Jeffrey Epstein & Friends

We Are All Pimps

Posted Aug 21, 2019

Wikimedia Commons
Source: Wikimedia Commons

Jeffrey Epstein was put on suicide watch last month.  Then he was taken off, and found dead in his cell at the Metropolitan Correctional Center in New York.  It wasn’t the first time a sexual predator has been put on suicide watch.  And it won't be the last.

Epstein’s contact list was full of the rich and famous.  It included President Clinton, who flew on the Lolita Express.  It included Prince Andrew, and President Trump.  It included Ronald Perelman of Revlon, Tom Pritzker of Hyatt, Mort Zuckerman of US News & World Report, Nathan Myhrvold of Microsoft.  It included Stephen Hawking! It included the Nobelists Gerard 't Hooft, Frank Wilczek, Murray Gell-Mann, and David Gross. It included the AI pioneer Marvin Minsky, and the theoretical physicist Lawrence Krauss.

Epstein had a number of contacts at Harvard.  Alan Dershowitz, the lawyer, defended him. George Church, the geneticist, has apologized for being in the same room.  Joi Ito, the media lab founder and a visiting professor, has apologized for more extensive ties.  Martin Nowak, the group selectionist, was promised $30 million, got $6.5 million of that, and won’t be giving it back. When the Boston Globe ran an article on dinner parties that Epstein had hosted at Harvard, it pictured Dershowitz, Larry Summers, Steve Pinker—who is also apologetic, and the theoretical biologist Bob Trivers—who also received funds.

Trivers wrote his classic paper on "Parental Investment and Sexual Selection" for a volume called Sexual Selection and the Descent of Man, 1871-1971, in honor of Charles Darwin.  He argued that access to the more parental sex will be competed over by members of the opposite sex.  As he put it: "Where male parental investment strongly exceeds that of the female (regardless of which sex invests more in the sex cells) one would expect females to compete among themselves for males and for males to be selective about whom they accept as a mate."  In some species, females compete for parental males.  In many other species—including most mammals, most primates, and us—males compete for the parental investment of females.  He made no moral judgment about either outcome.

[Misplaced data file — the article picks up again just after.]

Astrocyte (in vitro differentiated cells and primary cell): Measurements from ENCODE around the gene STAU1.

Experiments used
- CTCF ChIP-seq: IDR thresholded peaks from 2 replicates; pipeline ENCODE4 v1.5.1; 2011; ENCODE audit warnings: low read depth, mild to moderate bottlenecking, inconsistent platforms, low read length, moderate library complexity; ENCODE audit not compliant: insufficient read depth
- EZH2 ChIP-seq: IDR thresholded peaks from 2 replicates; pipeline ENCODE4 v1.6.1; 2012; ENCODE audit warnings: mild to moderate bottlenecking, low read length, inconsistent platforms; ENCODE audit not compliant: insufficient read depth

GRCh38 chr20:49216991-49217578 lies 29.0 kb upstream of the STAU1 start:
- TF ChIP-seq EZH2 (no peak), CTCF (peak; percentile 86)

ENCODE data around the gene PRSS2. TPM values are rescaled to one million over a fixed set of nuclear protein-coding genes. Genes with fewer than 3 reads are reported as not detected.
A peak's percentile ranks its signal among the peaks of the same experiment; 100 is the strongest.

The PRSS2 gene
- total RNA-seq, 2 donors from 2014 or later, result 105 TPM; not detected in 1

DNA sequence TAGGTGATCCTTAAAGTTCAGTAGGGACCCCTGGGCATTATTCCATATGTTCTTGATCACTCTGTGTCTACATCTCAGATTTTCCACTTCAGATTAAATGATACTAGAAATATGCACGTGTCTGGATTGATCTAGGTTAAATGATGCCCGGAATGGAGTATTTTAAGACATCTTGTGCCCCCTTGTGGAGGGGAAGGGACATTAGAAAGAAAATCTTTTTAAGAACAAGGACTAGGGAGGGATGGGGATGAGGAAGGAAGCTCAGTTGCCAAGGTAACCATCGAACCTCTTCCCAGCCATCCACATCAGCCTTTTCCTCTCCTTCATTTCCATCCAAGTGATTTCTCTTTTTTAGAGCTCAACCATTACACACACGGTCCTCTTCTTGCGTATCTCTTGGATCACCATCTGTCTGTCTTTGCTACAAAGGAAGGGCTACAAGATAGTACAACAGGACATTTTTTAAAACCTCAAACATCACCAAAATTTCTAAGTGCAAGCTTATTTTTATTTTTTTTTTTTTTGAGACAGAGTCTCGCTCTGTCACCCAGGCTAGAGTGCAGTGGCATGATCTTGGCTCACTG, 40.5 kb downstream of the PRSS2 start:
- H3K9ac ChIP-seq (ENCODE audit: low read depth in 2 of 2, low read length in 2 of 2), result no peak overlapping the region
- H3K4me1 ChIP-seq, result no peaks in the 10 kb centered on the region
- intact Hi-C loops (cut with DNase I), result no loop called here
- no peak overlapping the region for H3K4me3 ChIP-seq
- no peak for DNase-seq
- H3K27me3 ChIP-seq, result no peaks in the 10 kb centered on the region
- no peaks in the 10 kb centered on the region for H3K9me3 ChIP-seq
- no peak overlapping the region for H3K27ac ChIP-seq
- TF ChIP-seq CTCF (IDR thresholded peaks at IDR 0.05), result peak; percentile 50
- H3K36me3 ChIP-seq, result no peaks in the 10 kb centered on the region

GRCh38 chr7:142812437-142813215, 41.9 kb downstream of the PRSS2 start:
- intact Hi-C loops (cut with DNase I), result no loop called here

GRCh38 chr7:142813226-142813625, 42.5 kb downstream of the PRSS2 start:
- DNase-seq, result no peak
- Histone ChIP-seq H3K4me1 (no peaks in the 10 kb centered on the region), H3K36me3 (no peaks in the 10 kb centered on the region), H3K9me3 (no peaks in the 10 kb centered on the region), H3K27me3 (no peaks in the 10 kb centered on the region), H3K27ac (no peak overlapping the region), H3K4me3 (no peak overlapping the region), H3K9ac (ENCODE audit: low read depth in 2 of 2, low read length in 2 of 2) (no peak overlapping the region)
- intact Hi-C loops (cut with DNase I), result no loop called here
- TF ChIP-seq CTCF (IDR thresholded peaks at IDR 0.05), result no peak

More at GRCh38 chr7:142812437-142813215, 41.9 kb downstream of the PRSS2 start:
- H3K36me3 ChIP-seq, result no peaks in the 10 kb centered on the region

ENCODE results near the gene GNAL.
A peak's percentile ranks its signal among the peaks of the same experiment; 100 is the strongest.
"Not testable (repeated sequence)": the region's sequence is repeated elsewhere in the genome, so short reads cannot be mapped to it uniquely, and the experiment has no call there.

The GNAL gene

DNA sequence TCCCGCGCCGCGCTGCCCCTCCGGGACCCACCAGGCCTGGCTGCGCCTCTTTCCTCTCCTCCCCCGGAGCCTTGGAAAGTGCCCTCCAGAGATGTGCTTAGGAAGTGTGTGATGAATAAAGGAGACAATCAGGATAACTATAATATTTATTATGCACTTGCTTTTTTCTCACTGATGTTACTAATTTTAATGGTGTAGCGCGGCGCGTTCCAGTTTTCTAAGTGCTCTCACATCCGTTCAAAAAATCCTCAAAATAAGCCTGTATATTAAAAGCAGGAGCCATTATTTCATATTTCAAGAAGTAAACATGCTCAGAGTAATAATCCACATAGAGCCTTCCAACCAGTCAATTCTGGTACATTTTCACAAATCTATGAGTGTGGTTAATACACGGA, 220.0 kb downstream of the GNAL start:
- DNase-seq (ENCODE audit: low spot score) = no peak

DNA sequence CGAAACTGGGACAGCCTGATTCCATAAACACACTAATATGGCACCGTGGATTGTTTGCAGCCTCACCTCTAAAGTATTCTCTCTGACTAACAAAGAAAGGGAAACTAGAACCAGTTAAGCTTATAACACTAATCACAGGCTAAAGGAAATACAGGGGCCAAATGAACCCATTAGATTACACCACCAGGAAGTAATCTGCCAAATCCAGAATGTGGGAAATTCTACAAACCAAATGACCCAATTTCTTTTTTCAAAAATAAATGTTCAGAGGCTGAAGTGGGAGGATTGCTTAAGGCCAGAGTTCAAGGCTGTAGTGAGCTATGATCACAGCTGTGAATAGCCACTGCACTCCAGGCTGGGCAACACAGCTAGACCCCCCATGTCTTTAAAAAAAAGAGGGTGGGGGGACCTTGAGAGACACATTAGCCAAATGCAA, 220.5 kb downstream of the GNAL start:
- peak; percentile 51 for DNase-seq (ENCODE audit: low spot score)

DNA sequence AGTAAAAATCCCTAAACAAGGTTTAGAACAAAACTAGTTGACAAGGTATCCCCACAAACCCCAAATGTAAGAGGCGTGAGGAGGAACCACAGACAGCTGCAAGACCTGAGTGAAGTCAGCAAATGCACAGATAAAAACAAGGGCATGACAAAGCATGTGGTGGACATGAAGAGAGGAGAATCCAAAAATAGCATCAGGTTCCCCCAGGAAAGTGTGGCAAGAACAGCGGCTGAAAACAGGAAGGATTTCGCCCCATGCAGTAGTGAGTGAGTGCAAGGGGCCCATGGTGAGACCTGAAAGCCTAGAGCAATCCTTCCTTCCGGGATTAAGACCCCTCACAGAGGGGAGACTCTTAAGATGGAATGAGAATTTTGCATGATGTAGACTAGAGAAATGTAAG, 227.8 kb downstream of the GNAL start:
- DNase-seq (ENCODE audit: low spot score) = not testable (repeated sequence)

Pinker has written eloquently and prolifically about evolutionary theory, and its application to our own species, in a number of essays and books, not least in his magnum opus on How the Mind Works.  He's been explicit about the nature of our sex differences.  And he's been explicit about our ability to find better natures.  In his words: “A connected and educated populace, at least in aggregate and over the long run, is bound to be disabused of poisonous beliefs, such as that members of other races and ethnicities are innately avaricious or perfidious; that economic and military misfortunes are caused by the treachery of ethnic minorities; that women don't mind to be raped."

There have been sexual predators in history since history began.  But none of them bothers me as much as Jeffrey Epstein. He targeted very young women.  And with many of the same assets—islands and Manhattan townhouses, social connections and money—he seduced some of my friends.

Most meteorologists don’t study the weather in order to cause flooding. Most seismologists don’t study earthquakes hoping to make buildings collapse.  Epidemiologists don’t cause epidemics.  We all want, as a group, to cure diseases, avert geological disasters, and stay on high ground.

I don’t study evolution—and nobody I know studies evolution—to exonerate the promiscuous.  The end of differential reproduction is despotism.  I want us—and everybody I know who studies evolution wants us—to move in the other direction.  Toward greater egalitarianism; away from despotism.

We want to get at the root causes of injustice.

Not to aid or abet it.

But to end it.

References

Trivers, R. L. (1972). Parental Investment and Sexual Selection. In B. Campbell (Ed.), Sexual Selection and the Descent of Man, 1871-1971 (pp. 136-179). Chicago, IL: Aldine.

Pinker, S. (2012). The Better Angels of Our Nature.  New York: Penguin.